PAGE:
Before 2003 power theft was not a criminal offence in India. It is only the 2003 Electricity Act which made it a criminal offence, and it was about time! The Act says that those who tamper with power lines and meters
shall be punishable with imprisonment for a term which may extend to three years or with fine or with both.
Now the government has gone a step further and Power Theft is to be a non-bailable and cognisable offence. The 2003 Electricity Act will soon be amended to incorporate this. A knee-jerk reaction, but very welcome.
Earlier the thieves got away with a scolding
According to the BBC, India loses about 42% of the power supplied to Delhi, which is India’s capital city and for the rest of the country:
…the estimate is that somewhere between a third and half of the electricity supply is unpaid for.
This is a huge amount but a natural consequence of the fact that power theft has been a non-cognisable offence up till now. Besides, power companies have not been serious about punishing the thieves. Offenders are mostly reprimanded and if they are repeat offenders – their power supply is cut off. Detection and persecution is also difficult as it is suspected that influential politicians, power company officials and workers are colluding with some of the thieves (who are often commercial establishments.)
What is strange is that it took so long for the Indian government to make stealing of power (which is vital to our economy) a non-bailable offence.
South Africa is in the same boat
In some countries legislation is even weaker than India’s. South Africa is one of them. Action against a first-time offender is as follows:
…the meter/network should be repaired at cost to the customer and he should be given a written warning.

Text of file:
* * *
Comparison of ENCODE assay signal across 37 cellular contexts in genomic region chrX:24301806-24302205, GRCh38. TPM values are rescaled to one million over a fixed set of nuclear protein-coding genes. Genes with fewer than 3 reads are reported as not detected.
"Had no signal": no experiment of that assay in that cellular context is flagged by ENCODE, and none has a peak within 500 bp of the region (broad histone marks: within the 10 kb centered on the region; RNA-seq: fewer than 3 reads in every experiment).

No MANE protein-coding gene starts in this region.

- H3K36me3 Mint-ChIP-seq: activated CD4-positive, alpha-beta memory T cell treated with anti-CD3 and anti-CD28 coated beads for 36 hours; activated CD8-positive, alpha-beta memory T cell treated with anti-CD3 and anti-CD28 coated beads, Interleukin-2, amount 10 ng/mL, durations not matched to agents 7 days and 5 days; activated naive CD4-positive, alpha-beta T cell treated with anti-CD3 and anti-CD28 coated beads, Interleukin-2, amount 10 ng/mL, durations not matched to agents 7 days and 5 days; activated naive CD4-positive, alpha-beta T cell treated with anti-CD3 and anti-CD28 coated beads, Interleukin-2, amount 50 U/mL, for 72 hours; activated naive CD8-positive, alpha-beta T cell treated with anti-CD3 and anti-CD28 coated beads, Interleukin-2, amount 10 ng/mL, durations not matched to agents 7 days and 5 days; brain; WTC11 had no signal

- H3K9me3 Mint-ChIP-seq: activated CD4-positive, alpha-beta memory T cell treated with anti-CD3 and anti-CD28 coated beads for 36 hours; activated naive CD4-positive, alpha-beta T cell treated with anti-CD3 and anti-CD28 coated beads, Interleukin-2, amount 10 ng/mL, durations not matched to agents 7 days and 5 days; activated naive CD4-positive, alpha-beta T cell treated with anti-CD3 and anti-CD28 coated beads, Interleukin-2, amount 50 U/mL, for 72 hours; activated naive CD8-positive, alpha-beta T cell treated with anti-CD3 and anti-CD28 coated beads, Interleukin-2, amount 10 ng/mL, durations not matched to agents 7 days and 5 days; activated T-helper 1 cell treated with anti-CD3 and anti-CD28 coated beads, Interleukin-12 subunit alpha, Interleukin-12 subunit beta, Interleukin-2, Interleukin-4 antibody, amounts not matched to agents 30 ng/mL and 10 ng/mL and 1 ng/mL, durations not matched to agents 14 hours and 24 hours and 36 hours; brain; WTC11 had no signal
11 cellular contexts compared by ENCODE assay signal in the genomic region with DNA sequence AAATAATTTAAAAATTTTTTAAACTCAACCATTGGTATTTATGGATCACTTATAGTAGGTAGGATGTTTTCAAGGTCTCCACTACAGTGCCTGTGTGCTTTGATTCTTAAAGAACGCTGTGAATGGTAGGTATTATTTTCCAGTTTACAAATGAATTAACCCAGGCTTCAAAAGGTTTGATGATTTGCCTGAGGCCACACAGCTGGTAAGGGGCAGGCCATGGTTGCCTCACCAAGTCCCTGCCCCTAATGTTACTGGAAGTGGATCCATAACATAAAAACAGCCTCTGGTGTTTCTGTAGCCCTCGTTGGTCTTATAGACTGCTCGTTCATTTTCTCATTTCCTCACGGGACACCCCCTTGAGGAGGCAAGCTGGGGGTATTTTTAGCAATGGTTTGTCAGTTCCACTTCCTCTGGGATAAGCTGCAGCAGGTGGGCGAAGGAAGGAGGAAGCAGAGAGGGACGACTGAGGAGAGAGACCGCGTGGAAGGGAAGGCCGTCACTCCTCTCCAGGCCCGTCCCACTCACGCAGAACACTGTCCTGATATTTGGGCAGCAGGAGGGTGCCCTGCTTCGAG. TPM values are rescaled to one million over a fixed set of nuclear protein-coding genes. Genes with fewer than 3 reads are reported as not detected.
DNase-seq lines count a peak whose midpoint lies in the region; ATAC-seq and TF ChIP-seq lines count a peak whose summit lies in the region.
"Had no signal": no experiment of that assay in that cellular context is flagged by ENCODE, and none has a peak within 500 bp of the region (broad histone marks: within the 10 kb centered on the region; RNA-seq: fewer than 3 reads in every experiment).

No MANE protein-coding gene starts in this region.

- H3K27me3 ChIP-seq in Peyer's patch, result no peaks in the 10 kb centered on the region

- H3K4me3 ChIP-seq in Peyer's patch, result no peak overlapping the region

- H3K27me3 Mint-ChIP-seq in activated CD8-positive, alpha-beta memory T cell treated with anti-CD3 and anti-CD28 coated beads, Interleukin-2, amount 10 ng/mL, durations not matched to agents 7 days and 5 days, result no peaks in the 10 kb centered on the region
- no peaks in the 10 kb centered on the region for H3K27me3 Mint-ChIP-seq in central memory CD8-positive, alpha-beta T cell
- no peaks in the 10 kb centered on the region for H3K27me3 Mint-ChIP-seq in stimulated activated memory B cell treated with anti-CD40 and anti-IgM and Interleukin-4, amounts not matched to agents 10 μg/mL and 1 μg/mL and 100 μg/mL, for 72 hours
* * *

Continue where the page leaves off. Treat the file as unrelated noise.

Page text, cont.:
There is a re-connection fee of R1,500 (US$230). Second time offenders also have an easy time, although the the reconnection fee is higher – R2,000 (US$300). It is only the third time that the thief is brought to book:
Where the meter or network is found to have been tampered with for a third time, in addition to the removal of the meter and disconnection of the customer, a criminal charge is laid with the police against the customer in terms of the Electricity Act.
Even for third time offenders, re-connection is allowed by paying the same R2000 fine. It’s not surprising that South Africa has a big problem on it’s hands. Issues concerning detection and persecution are also common, like in India.
The rest of the world
The world over power theft is not taken as seriously as say a bank robbery…but ofcourse it is a criminal offence to steal electricity in developed countries like the UK and the USA. I could not find authentic web resources for prison terms in these countries (readers are welcome to add to this information) but I did get an authentic web source for Ireland. Here, if electricity meters are tampered with or if electricity is stolen:
…on summary conviction, to a fine not exceeding £1,500 or to imprisonment for a term not exceeding 12 months or to both,
(ii) on conviction on indictment, to a fine not exceeding £20,000 or to imprisonment for a term not exceeding 5 years or to both.
However, developed countries have stringent policing and law enforcement methods and their electricity losses are miniscule as compared to India’s. China has also contained electricity theft. According to the BBC:
In China, Asia’s other emerging economic giant, no more than 3% of the nation’s power supply is lost to theft.
Hope for the future
Hopefully with this new amendment, power theft should come down. At least the big-time thieves (owners of hotels, restaurants and other commercial space) will think twice before stealing. Increasing the penalty to five years will be better though. If five years is the norm in parts of the world where power theft is not such a huge issue, why can’t we have it here?
(From my Blog )